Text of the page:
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This guide will take you through integrating with deepstreamHub with Amazon Web Service's Simple Notification Service.

With SNS we can send the same message to Smartphones, Email inboxes and VoIP clients, however there's currently no easy way to send these messages to web browsers.

In this quick guide we'll show you how to do this with deepstreamHub, we'll be using the JavaScript client SDK and the AWS client sdk for NodeJs.

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The basic setup

In this tutorial, we’ll build a “sns-provider”, a node process that subscribes to a SNS topic and forwards its messages as deepstream events. For this to work, our provider needs to:

-Authenticate against AWS

-Become a SNS HTTP endpoint

-Subscribe to a SNS topic

-Connect to deepstream

-Forward incoming messages as deepstream events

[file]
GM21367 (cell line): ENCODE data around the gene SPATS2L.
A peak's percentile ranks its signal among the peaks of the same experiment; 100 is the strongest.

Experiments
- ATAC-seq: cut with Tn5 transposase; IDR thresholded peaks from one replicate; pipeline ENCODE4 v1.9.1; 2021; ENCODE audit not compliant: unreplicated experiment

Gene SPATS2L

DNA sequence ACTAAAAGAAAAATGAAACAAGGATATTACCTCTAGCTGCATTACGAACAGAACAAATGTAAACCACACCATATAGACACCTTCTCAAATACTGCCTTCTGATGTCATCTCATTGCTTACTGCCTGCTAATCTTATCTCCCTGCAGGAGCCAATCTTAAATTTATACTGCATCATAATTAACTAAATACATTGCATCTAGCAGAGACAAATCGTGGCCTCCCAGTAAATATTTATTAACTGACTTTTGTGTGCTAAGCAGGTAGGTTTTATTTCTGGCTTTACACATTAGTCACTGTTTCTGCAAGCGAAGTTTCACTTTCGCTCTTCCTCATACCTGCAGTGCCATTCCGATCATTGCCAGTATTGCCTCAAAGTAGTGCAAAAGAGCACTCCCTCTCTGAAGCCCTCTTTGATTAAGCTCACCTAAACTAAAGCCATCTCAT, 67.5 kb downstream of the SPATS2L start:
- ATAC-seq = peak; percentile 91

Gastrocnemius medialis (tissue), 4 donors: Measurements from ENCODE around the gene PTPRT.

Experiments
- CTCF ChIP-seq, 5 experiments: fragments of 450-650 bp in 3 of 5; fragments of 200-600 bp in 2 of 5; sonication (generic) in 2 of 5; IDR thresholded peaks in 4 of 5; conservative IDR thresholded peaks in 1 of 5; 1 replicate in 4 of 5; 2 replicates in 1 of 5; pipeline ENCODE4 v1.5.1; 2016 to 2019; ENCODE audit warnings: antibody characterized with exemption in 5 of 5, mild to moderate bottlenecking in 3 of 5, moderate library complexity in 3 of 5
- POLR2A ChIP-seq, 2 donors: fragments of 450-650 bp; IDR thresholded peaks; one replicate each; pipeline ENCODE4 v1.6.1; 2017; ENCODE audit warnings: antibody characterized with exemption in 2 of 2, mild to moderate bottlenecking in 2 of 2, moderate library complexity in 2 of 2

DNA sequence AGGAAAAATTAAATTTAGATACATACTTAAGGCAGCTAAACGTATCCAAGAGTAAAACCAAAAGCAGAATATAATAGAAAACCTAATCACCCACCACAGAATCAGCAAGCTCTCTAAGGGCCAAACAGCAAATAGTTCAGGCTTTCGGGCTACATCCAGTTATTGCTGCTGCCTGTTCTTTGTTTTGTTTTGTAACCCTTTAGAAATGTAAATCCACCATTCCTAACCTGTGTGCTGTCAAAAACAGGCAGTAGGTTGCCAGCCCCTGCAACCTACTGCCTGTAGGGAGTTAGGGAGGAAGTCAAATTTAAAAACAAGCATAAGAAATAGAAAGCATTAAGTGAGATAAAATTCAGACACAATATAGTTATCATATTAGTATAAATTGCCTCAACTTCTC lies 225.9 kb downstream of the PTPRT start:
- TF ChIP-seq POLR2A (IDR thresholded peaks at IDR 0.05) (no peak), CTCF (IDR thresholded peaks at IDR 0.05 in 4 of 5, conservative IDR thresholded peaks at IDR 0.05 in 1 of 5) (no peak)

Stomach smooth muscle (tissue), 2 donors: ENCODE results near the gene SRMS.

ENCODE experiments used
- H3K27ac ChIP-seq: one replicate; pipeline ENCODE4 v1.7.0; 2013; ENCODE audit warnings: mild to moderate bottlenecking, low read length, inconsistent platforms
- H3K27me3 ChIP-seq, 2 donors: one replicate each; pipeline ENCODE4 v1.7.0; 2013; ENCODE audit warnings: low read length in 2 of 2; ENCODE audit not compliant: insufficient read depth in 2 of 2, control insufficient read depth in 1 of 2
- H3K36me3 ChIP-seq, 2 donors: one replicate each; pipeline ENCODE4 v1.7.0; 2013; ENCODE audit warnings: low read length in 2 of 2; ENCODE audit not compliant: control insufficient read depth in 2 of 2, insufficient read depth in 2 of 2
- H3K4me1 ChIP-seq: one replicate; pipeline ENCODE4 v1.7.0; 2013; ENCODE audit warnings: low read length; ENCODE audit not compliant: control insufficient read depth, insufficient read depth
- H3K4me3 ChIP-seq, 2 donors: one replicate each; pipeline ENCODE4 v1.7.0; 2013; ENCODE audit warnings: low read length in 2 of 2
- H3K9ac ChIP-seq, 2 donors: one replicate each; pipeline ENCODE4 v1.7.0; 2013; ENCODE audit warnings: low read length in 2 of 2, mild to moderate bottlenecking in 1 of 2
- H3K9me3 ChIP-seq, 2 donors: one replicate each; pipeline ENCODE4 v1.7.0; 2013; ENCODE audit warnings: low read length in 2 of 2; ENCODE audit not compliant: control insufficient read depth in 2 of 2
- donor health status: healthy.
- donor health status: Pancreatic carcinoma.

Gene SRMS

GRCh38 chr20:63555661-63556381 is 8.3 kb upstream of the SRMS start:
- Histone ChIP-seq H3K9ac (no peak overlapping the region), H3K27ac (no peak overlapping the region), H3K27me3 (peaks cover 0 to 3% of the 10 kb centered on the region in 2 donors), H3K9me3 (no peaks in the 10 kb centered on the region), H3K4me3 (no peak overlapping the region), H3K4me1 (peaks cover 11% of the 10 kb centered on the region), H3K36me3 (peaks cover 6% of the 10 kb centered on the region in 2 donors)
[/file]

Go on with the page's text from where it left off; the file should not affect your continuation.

This looks like a lot, but we'll be able to accomplish with a relatively small amount of code. If you prefer diving right into the code, check out the github repo. Here's a high level overview of what our setup will look like.


For brevities sake, this tutorial skimps on security. AWS security is extremely powerful, but also complex enough to have whole books written about it. We’ll be using http instead of https and temporary security tokens (which is a good idea), but store them as plain text in our code (which is not). This tutorial also assumes that you're already familiar with deepstream's basic concepts. If not, quickly head over to the getting started tutorial - don't worry, I'll wait.

Let’s get started: Creating a topic.

We’ll start by creating a topic via the AWS console. Topics are the fundamental concept for message routing in a pub-sub architecture: Many subscribers listen to a topic and are notified whenever something publishes a message on that topic. Basically, it’s like JavaScript events, but you have to create a topic before you can subscribe. Let’s create a topic called “news” via the console:


Create the http server

Next up, we'll create a simple HTTP server. Why? The way SNS notifies your application of incoming messages is via HTTP. For this to work, your application needs to:

-Start a HTTP server